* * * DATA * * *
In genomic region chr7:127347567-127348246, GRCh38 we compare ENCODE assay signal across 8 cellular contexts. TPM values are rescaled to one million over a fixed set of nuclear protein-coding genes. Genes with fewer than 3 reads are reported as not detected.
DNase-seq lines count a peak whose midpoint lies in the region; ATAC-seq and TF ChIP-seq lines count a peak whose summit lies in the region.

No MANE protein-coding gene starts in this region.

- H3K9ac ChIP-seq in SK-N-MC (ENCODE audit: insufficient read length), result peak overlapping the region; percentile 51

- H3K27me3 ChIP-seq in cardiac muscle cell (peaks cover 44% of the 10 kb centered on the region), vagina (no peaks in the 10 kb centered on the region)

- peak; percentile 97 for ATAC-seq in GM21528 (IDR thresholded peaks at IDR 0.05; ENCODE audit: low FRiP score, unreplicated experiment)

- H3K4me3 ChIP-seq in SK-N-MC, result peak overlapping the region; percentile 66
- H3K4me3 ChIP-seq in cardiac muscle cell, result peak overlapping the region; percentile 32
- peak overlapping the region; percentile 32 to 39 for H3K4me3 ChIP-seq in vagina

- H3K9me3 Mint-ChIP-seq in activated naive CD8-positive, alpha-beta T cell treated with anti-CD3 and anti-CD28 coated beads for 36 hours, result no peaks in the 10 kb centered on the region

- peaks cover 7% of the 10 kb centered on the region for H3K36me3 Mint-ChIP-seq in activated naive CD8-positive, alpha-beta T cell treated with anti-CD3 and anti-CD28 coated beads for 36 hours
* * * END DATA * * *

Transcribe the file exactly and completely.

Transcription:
In genomic region chr7:127347567-127348246, GRCh38 we compare ENCODE assay signal across 8 cellular contexts. TPM values are rescaled to one million over a fixed set of nuclear protein-coding genes. Genes with fewer than 3 reads are reported as not detected.
DNase-seq lines count a peak whose midpoint lies in the region; ATAC-seq and TF ChIP-seq lines count a peak whose summit lies in the region.

No MANE protein-coding gene starts in this region.

- H3K9ac ChIP-seq in SK-N-MC (ENCODE audit: insufficient read length), result peak overlapping the region; percentile 51

- H3K27me3 ChIP-seq in cardiac muscle cell (peaks cover 44% of the 10 kb centered on the region), vagina (no peaks in the 10 kb centered on the region)

- peak; percentile 97 for ATAC-seq in GM21528 (IDR thresholded peaks at IDR 0.05; ENCODE audit: low FRiP score, unreplicated experiment)

- H3K4me3 ChIP-seq in SK-N-MC, result peak overlapping the region; percentile 66
- H3K4me3 ChIP-seq in cardiac muscle cell, result peak overlapping the region; percentile 32
- peak overlapping the region; percentile 32 to 39 for H3K4me3 ChIP-seq in vagina

- H3K9me3 Mint-ChIP-seq in activated naive CD8-positive, alpha-beta T cell treated with anti-CD3 and anti-CD28 coated beads for 36 hours, result no peaks in the 10 kb centered on the region

- peaks cover 7% of the 10 kb centered on the region for H3K36me3 Mint-ChIP-seq in activated naive CD8-positive, alpha-beta T cell treated with anti-CD3 and anti-CD28 coated beads for 36 hours